[1] The area of the pedal triangle is

area(P

where R is the circumradius of ABC and O is the circumcenter (R

[2] For P moving on circles concentric to the circumcircle, the pedal triangles have constant area and vice versa. In particular, for P on the circumcircle the corresponding area is zero, the three projection-points being on the Simson line of P.

[3] Denoting by (x,y,z) the trilinear coordinates of P, and considering signed (oriented) areas:

area(P

is a quadratic form in the trilinear coordinates.

[1] The formula follows by extending PC to cut the circumcircle of ABC at D and observing that angle(P

In addition, since AP

Now using (*) and (**) the area of the pedal triangle is:

area(P

= (R

[2] Follows immediately from [1].

[3] Follows by dividing the area of the triangle in the sum: area(P

[1] Formula (1) is general valid, even when point P is outside the triangle, provided we use oriented areas. Next figure illustrates the corresponding proof.

[2] By equating the expressions in (1) and (3) we get:

sin(A)*y*z+sin(B)*z*x+sin(C)*x*y = (R

a*y*z+b*z*x+c*x*y = (R

By taking P on the circle we get its equation in trilinears (see also CircumcircleInTrilinears.html ).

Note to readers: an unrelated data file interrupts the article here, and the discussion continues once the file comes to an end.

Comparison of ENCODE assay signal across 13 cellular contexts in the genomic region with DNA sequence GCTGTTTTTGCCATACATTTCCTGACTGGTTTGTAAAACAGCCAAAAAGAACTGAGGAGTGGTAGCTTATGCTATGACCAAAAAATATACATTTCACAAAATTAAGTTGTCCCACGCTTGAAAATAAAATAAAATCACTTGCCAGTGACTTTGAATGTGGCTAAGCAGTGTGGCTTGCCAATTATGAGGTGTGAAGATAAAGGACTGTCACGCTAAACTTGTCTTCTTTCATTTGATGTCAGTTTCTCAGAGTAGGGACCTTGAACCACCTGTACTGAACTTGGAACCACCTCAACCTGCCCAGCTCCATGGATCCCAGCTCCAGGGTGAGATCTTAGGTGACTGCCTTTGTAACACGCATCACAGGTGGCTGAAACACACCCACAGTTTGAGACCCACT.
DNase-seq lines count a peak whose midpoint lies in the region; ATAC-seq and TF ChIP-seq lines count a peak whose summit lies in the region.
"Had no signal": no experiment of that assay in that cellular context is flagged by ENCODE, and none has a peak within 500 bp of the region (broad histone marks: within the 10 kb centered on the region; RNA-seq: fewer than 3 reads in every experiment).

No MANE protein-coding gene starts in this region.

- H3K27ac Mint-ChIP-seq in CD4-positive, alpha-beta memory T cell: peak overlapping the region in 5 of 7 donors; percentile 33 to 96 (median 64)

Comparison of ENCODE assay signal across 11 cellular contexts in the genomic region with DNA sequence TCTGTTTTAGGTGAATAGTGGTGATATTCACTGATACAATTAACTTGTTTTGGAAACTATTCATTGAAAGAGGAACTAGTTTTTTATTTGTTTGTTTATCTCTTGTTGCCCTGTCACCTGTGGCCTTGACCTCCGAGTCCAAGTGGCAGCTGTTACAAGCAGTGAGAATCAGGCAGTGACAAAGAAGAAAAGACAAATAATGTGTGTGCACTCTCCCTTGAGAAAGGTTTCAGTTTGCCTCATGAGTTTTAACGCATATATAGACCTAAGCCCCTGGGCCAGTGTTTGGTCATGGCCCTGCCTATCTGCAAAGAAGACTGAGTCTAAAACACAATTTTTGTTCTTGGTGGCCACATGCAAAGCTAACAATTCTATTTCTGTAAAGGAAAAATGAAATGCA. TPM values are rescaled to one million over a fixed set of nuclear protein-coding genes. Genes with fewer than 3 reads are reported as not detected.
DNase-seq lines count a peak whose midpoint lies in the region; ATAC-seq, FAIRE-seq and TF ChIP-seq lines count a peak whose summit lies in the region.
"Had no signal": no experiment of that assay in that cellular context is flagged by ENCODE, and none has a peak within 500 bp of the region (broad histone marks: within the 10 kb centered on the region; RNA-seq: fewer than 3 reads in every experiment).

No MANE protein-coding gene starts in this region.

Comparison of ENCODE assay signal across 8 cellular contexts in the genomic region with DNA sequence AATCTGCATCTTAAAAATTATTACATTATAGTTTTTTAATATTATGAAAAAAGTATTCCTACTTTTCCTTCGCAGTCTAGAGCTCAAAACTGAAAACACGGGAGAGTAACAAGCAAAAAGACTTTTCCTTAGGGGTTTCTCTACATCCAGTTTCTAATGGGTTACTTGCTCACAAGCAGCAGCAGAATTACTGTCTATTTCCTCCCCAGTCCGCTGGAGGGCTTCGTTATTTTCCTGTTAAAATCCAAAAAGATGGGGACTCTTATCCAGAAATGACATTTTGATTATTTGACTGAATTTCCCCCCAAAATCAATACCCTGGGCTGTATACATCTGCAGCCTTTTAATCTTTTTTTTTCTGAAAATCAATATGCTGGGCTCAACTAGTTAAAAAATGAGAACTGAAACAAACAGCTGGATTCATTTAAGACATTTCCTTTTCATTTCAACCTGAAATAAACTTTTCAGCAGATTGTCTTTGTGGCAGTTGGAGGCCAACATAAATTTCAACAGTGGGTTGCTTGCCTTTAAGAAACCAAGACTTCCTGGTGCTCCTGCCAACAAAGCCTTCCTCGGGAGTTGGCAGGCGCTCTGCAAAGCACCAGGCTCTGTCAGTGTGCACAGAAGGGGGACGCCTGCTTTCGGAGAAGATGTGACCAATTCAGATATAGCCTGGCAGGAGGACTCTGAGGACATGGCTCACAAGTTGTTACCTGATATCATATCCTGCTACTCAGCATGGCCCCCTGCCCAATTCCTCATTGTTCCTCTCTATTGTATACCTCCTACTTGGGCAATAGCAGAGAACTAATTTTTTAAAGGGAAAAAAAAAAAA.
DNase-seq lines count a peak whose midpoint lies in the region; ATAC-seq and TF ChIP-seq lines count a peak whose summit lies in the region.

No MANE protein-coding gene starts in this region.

[3] The previous equation shows that the quadratic form f(x,y,z) = a*y*z+b*z*x+c*x*y, where a, b, c denote the lengths of the sides of the triangle, is positive inside the circumcircle, zero on the circumcircle and negative outside. Notice that (x,y,z) are not independent, but satisfy the equation a*x+b*y+c*z = 2*area(ABC). Points at infinity satisfy a*x+b*y+c*z = 0 and fall "far out" of the circumcircle of ABC, there where f is negative. This is in accordance with the formula for the distance of two points in trilinears (see last formula in BarycentricsFormulas.html ).

CircumcircleInTrilinears.html

Pedal.html

Projection_Polygon.html

Simson.html

Produced with EucliDraw© |